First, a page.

This report brought to you by HIDDEN TEXT!!!
luckynewb: you hear johnny's plan, "free games for brs"
luckynewb: that would be freaking awesome. I could hold up a sign: "Will report for games"
DagomarDeg: lol no kidding
DagomarDeg: I should get like 30 copies of BW
luckynewb: like da blizz needs any help
luckynewb: it would probably be shitty games though
luckynewb: still, the entire concept is cool
DagomarDeg: thats for sure
DagomarDeg: PANTYRAIDER FOR FREE
luckynewb: i am so getting report #6000
luckynewb: i mean that is MINE
luckynewb: i claim it
luckynewb: i will write three brs and keep them on my hardrive
luckynewb: then release them one after one at #5997
luckynewb: report #6000 is MINE
Later that night Mehdi came on and we all started planning out our next moves. We would head to Japan, buy a nice fighter and a nice freighter, and do whatever. By whatever I mean running the trade routes we know so far, because those can be quite lucrative. Well, lucrative but not fun. We begin our twenty minute trek to Kushiba or Kushiro or whatever, the Japan system, where we meet the ugliest ship ever conceived, buy Dag a sweet fighter and Mehdi a sweet freighter, and begin our trade route.
Mehdi is quite the fellow in planning this stuff out, as he's done the run before. Dagomar has all the money of us, doing runs in his freighter with moderate success. With a loan from Dag, Mehdi gets a freighter and stocks it up with engine components, which we will run to freeport 4. Dag has to be distracted, as he is "fetishing over" the newfound weaponry on his fighter.
Loaded up with engine parts, we begin the long trip back to Liberty space and the Colorado system and onto Freeport 4, which takes about half an hour. This has to be the low point of the entire trip. I am following Mehdi the entire time however, so I don't have to steer my ship at all. Selling the parts on Denver, I get 40,000 more credits. Quite a sum, but quite a trip. I'm abbreviating it all here for your pleasure. Suffice to say that I was able to read through the majority of PCGamer without interruption. Perhaps all those ambushes spiced it up last time, eh?
After completing the Freeport 4 trade run, I've had enough. Ugly ships aside, It's been a good wasted hour on the game, and nothing that I'd really like to share. Except what I did on the way out.
At Freeport 4 I decided I'd find a pirate base to log off onto while Dag and Mehdi continued their trade runs or did more piracy or whatever, it was about midnight by then. I found Mactan base, a Lane Hackers hidden pirate base disguised as an asteroid in an ice field. They sell a nice ship there, a freighter with enormous capacity. I'm not interested in the freighter, but I noticed that you can't purchase certain weapons without the faction's favor being in the green. Curious, I go to the ship dealer and ask to buy it. By some sort of lag bump, or act of god, or jittery midnight fingers, or maybe some combination of all the above, I somehow bypassed the "confirm purchase" screen and heard a cold female voice utter "Ship purchase complete." I now had a bigass 18-wheeler, when all I wanted to ever have was a little motocross bike.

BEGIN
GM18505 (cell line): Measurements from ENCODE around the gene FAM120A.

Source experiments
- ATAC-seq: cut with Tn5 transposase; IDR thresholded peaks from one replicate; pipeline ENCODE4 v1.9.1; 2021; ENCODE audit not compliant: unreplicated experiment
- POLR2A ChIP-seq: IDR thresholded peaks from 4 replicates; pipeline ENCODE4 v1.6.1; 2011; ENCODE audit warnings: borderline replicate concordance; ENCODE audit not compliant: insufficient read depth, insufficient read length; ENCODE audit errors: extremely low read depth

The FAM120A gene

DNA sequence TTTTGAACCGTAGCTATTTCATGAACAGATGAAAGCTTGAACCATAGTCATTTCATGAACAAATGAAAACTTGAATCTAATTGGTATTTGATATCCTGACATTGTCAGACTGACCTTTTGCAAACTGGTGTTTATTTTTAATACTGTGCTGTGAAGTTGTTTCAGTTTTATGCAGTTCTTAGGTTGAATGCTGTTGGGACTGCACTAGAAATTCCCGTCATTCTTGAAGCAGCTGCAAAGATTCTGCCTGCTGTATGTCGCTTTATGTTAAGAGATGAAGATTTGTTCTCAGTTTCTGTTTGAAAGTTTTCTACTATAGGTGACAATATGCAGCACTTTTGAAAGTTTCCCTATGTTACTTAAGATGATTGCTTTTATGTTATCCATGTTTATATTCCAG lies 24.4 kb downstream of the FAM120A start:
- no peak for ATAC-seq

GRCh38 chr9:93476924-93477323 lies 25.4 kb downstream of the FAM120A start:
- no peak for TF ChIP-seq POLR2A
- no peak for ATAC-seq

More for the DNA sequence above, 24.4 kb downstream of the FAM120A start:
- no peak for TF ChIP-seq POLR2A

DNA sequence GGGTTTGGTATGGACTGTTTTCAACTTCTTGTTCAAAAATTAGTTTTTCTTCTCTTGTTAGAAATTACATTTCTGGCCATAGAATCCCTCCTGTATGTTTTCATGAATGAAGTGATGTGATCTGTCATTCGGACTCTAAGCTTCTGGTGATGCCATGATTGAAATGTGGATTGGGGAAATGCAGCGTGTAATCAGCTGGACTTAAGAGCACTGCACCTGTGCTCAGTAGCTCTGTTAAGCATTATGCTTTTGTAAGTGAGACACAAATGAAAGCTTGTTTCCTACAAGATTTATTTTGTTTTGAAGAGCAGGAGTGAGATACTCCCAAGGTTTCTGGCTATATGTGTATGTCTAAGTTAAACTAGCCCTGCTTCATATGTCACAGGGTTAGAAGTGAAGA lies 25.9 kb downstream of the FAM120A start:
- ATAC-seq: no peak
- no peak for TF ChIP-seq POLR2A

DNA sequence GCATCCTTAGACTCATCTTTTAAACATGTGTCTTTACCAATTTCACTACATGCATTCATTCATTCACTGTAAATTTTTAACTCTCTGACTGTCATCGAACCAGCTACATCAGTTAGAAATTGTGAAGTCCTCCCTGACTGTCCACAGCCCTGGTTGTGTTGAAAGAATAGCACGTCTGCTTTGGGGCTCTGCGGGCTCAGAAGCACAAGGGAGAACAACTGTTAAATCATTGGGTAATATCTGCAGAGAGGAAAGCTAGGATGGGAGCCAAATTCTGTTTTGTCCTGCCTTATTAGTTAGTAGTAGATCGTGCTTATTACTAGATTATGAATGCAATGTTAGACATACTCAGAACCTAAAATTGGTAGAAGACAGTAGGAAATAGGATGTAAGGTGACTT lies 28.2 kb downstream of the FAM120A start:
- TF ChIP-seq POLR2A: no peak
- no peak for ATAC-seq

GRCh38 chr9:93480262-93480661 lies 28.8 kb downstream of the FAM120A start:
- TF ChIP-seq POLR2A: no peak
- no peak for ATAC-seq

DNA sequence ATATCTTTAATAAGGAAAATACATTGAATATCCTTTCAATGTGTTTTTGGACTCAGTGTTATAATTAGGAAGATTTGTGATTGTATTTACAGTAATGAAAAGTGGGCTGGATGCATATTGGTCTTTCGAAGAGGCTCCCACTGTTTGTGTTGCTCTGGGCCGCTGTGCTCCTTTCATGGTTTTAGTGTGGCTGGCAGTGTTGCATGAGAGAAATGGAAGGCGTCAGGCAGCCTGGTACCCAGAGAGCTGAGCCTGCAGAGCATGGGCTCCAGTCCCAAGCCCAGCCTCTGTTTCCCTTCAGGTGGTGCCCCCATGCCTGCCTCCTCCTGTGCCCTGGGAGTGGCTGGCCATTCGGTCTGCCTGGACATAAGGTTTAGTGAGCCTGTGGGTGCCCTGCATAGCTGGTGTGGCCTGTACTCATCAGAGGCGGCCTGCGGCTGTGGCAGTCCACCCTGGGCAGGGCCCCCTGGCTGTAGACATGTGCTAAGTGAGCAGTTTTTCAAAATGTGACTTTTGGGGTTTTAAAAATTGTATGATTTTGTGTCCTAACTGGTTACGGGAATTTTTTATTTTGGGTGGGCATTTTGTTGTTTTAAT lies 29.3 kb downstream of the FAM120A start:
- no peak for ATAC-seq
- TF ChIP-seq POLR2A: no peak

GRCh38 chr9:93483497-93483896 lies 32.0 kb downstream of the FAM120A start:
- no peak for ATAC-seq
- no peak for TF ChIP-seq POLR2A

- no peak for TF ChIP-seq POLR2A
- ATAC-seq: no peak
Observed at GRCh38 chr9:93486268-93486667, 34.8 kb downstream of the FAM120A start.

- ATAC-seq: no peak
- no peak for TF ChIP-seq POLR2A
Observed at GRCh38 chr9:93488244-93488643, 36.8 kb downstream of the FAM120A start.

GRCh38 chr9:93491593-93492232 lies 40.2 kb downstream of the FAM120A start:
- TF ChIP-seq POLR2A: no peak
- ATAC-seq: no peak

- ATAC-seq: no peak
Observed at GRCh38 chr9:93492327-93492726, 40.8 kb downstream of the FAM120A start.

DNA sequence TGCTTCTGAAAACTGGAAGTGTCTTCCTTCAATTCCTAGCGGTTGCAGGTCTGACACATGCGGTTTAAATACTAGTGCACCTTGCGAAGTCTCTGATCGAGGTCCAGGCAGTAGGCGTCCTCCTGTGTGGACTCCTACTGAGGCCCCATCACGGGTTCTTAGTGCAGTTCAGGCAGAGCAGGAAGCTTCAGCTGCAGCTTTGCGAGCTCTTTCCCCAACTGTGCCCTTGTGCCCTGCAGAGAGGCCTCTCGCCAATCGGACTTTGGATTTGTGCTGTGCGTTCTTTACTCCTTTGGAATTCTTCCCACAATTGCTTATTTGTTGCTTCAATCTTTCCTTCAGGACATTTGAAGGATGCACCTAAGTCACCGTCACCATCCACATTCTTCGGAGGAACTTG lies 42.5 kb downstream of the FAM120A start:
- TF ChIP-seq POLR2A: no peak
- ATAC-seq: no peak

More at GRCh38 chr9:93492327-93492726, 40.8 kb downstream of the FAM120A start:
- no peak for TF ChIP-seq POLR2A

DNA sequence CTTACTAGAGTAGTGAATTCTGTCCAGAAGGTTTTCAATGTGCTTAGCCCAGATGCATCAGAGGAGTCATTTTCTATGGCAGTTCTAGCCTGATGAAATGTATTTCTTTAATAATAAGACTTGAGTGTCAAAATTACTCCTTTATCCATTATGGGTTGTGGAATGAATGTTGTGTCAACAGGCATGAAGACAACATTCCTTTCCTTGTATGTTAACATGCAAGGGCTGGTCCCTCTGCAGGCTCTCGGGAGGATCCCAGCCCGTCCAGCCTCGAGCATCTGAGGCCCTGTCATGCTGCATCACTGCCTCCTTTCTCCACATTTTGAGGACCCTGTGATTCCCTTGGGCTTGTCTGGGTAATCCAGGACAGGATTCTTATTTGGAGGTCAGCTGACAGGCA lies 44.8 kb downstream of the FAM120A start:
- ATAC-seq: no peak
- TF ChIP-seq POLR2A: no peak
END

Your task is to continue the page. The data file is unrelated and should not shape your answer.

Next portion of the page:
In the words of Dag, "gg me."
And with that, I exited the server for what was ironically to be the last time.
The day after, the server was down, and Dagomar was very happy about it. Instead of waiting he picked another server, a more reliable one, where the admin doesn't randomly hand out money. On this one the adventures of Team Rater shall continue, so please stay tuned.
Well, there you have it, my first report of 2004 and my first since becoming a rater. I've got a lot on the table, and a lot to say about this game as well. While it was very entertaining to shoot and pirate and smuggle and everything, the game gets very monotonous the higher you want to go. Like any mmorpg, this game is less focused on the action and more on character development. Yet unlike an MMO game, this is based on local servers rather than a master one, so the character's continuity is contingent upon the locally hosted server.
All in all, if you're like Dag you might love it, but if you're like me you might loath it. Strange that I pressured him into buying it in the first place only to give up playing.
Still, it wasn't that bad. Pirating was very fun, and as you will recall from my last report, MMO's arent necessarily bad. Time consuming, yes, but they can be very fun. You just have to make it fun, and if that involves piracy, then pirate away.
What's more to add? Be sure to leave a comment. I judge my self worth on them. Maybe the next report I have might have some hidden text. Go back and search it all, I dare you.